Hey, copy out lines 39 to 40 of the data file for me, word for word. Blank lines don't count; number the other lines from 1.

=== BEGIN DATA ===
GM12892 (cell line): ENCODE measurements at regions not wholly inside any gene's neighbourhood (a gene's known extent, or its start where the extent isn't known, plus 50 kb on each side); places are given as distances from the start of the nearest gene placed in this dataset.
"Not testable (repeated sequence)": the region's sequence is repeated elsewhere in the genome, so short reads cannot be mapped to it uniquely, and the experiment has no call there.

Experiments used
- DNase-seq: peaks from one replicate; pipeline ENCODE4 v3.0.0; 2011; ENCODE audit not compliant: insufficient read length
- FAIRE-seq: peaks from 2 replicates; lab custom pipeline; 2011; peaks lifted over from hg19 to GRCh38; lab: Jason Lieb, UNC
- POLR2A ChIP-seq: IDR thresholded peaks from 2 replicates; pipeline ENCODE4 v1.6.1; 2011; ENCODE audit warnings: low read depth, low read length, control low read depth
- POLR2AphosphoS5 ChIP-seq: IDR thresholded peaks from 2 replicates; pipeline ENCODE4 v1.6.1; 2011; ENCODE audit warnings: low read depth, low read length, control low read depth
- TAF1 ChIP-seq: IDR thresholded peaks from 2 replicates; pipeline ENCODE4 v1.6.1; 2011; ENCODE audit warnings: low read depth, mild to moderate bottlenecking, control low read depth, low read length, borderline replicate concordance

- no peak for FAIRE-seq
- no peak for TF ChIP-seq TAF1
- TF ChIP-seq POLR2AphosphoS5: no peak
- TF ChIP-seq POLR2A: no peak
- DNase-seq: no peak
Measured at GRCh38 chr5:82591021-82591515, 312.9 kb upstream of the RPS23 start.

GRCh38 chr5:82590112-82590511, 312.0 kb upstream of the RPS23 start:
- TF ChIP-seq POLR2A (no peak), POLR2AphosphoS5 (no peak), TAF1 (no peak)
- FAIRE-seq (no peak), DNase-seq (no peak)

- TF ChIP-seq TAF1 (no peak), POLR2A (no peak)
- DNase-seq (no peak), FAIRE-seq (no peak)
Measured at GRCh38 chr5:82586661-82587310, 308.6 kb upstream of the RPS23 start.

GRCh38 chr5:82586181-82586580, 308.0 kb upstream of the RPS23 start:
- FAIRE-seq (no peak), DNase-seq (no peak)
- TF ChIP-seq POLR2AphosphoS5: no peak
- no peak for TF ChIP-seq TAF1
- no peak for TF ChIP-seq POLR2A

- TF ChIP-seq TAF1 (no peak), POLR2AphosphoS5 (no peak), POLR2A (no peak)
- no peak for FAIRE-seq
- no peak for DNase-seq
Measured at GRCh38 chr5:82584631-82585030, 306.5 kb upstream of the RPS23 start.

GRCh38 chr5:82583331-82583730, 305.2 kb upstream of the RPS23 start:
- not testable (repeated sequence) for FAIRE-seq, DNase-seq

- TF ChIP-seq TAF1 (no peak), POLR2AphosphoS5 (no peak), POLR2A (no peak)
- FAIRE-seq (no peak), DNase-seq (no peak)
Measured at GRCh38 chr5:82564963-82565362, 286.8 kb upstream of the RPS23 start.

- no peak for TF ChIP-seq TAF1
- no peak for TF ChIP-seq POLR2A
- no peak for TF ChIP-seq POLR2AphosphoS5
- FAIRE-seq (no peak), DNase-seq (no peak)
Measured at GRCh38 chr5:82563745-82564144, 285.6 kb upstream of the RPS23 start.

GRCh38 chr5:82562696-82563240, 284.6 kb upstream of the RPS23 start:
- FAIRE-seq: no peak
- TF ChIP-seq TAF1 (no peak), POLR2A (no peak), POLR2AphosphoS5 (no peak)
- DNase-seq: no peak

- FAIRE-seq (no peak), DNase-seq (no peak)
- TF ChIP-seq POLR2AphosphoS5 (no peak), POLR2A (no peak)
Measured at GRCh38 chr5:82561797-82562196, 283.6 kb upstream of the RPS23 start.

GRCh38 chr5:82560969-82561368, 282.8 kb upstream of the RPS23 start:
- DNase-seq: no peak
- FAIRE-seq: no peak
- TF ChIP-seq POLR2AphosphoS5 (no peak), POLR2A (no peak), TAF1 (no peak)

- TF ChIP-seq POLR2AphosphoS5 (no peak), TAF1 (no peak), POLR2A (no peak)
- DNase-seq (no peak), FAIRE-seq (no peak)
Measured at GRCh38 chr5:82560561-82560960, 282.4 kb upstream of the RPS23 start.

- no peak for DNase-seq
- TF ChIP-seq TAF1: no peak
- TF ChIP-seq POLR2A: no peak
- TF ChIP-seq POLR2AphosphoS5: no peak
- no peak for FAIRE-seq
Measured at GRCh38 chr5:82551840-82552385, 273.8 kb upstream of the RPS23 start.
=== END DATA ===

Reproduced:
Measured at GRCh38 chr5:82563745-82564144, 285.6 kb upstream of the RPS23 start.

GRCh38 chr5:82562696-82563240, 284.6 kb upstream of the RPS23 start: